The first line creates a transaction from the contract account to some receiver (you will need to set an address) and writes it out to a file. The second line uses the tealsign command with the --sign-txid flag to sign the transaction id of the transaction that was created in the first line. The key file supplied (keyfile.sk) has to be the secret key for the account provided in the contract code (DROUIZXGT3WFJR3QYVZWTR5OJJXJCMOLS7G4FUGZDSJM5PNOVOREH6HIZE). The --set-lsig-arg-idx flag takes the returned signature and places it as the first argument to the TEAL program (Arg 0). You can use this flag to set the signature to any of the argument indexes, but keep in mind that it will override any argument already in the specified location. The final line just submits the transaction to your local node.

If you want to sign some specific data you can put it in a file or encode it as base64 or base32 and supply that data to the tealsign command. For example if we modify the contract in the previous example to look like the following code.

// filename:verify_contract_string.teal
// python -c "import os, base64; print(base64.b64encode('this is a test').decode('utf-8'))"
byte base64(dGhpcyBpcyBhIHRlc3Q=)
// signature bytes
arg 0
addr DROUIZXGT3WFJR3QYVZWTR5OJJXJCMOLS7G4FUGZDSJM5PNOVOREH6HIZE
ed25519verify

This contract is specifically looking for the string “this is a test” to be signed by the address DROUIZXGT3WFJR3QYVZWTR5OJJXJCMOLS7G4FUGZDSJM5PNOVOREH6HIZE. The python command in the comments is just an example of how to encode the string to base64 using python. The following goal commands can now be used to create a transaction and use tealsign to sign the required data.

$ goal clerk send --from-program verify_contract_string.teal -t  tx_receiver_address -o tosign.tx -a 123400 -d ~/node/data 
$ goal clerk tealsign --data-b64 dGhpcyBpcyBhIHRlc3Q= --keyfile keyfile.sk --lsig-txn tosign.tx --set-lsig-arg-idx 0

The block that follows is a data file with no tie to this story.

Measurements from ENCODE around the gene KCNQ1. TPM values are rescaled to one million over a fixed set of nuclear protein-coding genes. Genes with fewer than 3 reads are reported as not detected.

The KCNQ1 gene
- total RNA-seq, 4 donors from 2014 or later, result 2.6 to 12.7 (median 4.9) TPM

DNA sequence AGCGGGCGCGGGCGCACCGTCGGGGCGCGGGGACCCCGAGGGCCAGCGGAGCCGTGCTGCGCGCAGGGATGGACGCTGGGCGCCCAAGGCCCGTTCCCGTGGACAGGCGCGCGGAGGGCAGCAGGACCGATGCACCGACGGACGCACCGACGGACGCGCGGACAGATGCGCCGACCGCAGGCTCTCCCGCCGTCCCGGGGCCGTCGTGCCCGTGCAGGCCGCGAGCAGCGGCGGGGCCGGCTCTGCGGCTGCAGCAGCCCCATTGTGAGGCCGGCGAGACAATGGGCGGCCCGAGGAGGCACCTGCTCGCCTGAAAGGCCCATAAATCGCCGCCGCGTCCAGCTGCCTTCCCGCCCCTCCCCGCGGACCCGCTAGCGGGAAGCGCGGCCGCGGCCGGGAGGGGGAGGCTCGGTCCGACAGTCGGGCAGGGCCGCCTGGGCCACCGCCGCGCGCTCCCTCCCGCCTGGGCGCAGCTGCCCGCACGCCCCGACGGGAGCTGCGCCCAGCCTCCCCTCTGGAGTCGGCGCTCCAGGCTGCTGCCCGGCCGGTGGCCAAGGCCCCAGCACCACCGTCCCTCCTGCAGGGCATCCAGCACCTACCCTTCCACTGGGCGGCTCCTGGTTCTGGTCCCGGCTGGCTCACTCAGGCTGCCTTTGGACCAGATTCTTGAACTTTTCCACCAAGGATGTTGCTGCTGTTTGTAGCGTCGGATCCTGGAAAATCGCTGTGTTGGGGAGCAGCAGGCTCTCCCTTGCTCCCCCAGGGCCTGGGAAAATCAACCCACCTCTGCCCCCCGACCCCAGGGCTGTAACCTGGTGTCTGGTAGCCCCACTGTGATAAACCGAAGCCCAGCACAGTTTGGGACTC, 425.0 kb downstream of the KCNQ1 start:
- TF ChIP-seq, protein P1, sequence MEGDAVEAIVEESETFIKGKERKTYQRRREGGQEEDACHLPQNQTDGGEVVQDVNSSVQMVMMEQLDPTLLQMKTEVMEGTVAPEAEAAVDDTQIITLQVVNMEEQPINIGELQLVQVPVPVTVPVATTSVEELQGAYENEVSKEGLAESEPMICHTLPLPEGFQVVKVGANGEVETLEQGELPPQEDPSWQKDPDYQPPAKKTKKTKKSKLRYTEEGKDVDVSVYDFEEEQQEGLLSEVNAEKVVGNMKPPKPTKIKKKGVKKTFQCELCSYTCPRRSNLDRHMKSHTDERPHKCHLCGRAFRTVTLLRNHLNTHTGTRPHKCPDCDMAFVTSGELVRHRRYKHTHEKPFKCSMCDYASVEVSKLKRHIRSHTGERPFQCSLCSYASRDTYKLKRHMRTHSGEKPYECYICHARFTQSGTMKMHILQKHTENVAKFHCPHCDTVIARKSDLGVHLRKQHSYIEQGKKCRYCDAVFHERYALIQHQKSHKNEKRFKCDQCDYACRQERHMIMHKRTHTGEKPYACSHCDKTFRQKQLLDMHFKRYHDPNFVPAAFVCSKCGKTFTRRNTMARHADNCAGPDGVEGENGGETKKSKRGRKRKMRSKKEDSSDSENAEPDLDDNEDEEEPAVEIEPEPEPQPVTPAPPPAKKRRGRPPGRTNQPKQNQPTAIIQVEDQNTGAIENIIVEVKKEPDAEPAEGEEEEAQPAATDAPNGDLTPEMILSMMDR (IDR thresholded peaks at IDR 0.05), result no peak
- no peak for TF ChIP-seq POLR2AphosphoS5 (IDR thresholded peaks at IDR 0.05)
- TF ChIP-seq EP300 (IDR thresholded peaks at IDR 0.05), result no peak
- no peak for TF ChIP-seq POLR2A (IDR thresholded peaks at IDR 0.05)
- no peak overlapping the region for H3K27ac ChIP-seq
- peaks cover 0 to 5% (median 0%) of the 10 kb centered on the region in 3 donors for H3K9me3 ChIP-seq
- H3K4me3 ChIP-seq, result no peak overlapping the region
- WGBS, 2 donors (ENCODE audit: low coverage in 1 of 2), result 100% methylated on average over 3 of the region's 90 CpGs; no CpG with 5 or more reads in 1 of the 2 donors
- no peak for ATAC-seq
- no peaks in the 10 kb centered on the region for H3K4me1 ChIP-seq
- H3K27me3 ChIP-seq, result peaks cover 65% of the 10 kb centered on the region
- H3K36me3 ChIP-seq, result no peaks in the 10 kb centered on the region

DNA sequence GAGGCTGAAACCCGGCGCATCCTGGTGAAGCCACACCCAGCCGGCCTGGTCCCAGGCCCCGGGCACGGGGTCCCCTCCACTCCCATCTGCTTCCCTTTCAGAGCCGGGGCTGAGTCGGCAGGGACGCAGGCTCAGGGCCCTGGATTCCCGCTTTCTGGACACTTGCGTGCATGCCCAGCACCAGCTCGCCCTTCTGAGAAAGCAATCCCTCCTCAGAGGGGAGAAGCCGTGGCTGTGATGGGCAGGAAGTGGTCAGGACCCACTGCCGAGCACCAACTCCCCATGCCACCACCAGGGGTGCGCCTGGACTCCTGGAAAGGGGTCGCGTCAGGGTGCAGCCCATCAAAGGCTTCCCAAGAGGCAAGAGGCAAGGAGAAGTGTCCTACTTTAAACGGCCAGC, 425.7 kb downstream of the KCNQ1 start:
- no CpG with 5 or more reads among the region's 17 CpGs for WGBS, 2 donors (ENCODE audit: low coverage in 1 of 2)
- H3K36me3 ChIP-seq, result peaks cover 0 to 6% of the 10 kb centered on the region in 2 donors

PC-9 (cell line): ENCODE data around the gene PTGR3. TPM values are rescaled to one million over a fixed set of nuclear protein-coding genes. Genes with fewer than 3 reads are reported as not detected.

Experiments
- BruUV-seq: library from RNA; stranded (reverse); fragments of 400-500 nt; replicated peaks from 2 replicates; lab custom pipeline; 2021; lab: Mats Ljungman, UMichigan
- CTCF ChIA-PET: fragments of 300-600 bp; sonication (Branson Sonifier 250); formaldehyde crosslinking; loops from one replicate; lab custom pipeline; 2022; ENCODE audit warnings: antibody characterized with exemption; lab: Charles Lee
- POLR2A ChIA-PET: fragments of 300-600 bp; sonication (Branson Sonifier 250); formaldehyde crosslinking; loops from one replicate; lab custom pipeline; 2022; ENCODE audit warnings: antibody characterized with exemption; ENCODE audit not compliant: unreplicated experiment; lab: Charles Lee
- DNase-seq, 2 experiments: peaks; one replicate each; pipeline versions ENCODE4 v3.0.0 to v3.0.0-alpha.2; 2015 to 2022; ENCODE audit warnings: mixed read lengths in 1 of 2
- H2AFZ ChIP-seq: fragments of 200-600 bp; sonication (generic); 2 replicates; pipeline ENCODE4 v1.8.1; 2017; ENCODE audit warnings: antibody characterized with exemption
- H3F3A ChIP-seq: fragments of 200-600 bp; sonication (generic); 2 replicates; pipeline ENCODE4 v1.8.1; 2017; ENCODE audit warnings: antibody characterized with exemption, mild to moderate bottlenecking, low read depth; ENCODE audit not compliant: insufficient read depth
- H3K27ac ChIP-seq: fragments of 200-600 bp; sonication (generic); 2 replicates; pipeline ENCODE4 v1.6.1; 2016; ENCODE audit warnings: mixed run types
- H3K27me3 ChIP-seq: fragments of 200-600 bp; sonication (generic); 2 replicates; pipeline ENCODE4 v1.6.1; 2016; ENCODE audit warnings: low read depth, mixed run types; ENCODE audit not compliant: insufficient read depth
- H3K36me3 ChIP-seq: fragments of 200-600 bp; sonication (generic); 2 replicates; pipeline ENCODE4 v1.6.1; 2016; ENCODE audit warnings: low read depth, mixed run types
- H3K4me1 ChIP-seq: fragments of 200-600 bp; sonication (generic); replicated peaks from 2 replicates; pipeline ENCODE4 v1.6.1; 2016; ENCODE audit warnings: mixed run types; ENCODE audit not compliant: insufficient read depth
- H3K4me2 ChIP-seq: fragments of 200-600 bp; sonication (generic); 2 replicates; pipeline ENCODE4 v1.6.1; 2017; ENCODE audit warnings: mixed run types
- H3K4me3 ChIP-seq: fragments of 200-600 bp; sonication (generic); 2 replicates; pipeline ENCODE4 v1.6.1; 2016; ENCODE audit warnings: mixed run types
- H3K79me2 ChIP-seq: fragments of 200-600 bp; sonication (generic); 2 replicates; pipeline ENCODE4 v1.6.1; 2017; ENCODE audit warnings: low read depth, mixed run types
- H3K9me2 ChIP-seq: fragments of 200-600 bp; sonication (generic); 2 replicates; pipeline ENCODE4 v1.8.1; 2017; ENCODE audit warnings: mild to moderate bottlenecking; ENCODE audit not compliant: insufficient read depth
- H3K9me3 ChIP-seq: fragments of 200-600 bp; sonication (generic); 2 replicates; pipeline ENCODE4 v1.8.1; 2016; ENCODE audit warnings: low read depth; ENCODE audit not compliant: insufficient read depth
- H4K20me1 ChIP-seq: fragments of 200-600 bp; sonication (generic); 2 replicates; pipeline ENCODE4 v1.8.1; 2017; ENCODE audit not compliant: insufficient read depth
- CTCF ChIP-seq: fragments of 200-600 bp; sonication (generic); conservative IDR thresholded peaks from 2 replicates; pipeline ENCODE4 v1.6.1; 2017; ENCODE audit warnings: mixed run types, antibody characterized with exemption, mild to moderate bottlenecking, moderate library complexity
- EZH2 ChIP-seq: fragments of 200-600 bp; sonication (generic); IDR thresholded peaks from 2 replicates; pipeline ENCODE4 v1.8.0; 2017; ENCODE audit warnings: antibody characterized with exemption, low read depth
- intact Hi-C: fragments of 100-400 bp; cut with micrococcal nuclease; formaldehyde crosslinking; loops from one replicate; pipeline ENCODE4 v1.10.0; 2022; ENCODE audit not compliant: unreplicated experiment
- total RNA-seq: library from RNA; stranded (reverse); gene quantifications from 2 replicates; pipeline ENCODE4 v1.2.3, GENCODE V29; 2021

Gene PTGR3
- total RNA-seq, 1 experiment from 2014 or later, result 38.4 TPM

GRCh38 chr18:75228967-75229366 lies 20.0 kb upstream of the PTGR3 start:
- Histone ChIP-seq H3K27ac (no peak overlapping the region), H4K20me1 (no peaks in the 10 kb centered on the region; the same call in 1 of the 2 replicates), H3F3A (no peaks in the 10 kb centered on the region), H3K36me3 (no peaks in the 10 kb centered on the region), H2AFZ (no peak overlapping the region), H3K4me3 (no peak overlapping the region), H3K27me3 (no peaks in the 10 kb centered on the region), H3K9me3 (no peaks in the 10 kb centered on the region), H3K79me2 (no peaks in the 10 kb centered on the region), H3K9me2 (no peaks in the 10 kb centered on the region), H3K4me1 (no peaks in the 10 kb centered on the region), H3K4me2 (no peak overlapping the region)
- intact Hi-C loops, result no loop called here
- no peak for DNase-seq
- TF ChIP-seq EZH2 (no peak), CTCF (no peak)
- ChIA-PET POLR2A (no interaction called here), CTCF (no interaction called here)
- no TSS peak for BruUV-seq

$ goal clerk rawsend -f tosign.tx -d ~/node/data  || true

The only difference between this example and the previous is that we specify specific data by using the --data-b64 flag and we do not use the --sign-txid flag as we are not signing the transaction id.

If you do not want to write out the transaction file you can use the --contract-addr flag to specify the address of the compiled TEAL code with tealsign to create the signature. This signature can and then be passed as a parameter to the goal clerk send command as shown below. This uses the example TEAL code as in the previous example.

$ goal clerk tealsign --data-b64 dGhpcyBpcyBhIHRlc3Q= --keyfile keyfile.sk --contract-addr 6HUUXXZDSDGUN45PHL4PUNL4W5RBS6CMTAYB6AEFCJ4DW2JFI4IL5JYE3Y

This will output the base64 encoded signature.

Generated signature: d/J79gY9JgZpJCsAusb3ApmqMOXnDMYKHAsJaY6G4AtLOjD1KxdF0L316b4TSPRTUcBHExbZXBr5Tdim9MJaCA==

The --contract-addr flag is set to the address that is returned when compiling the TEAL program with the goal clerk compile command. Note that you will only use the --contract-addr flag if you are not using the --lsign-txn flag and vice versa.

This signature can now be passed as a TEAL argument using the --argb64 flag with the goal clerk send command. See TEAL Arguments for more details on passing arguments to smart contracts.

$ goal clerk send --from-program verify_contract_string.teal -t tx_receiver_address --argb64 "d/J79gY9JgZpJCsAusb3ApmqMOXnDMYKHAsJaY6G4AtLOjD1KxdF0L316b4TSPRTUcBHExbZXBr5Tdim9MJaCA==" -a 123400 -d ~/node/data 

The --from-program flag specifies that the transaction is coming from the contract address of the second example. The --argb64 flag is used to specify that this is a TEAL argument and contains the signature generated with the last command.

If you prefer to write either of the two smart contracts in this article in pyteal they would have syntax similar to the following.

Example 1

#contract_verify
from pyteal import *
signer = Addr("DROUIZXGT3WFJR3QYVZWTR5OJJXJCMOLS7G4FUGZDSJM5PNOVOREH6HIZE")

def simple_verify():
    verify_cond = Ed25519Verify(Txn.tx_id(), Arg(0), signer)
    return verify_cond

print(simple_verify().teal())

Example 2

#contract_verify_string
from pyteal import *
signer = Addr("DROUIZXGT3WFJR3QYVZWTR5OJJXJCMOLS7G4FUGZDSJM5PNOVOREH6HIZE")
mydata = Bytes("base64", "dGhpcyBpcyBhIHRlc3Q=")
def simple_verify_data():
    verify_cond = Ed25519Verify(mydata, Arg(0), signer)
    return verify_cond

print(simple_verify_data().teal())

Conclusion

While these examples are fairly trivial the combination of ed25519verify and tealsign can be used to create some powerful smart contracts. For example, a coded version of a multisig of a multisig contract could be created to allow some very specific transaction approval schemes. To make sure you stay on top of the many new features on the horizon, signup for the developer newsletter!

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May 27, 2020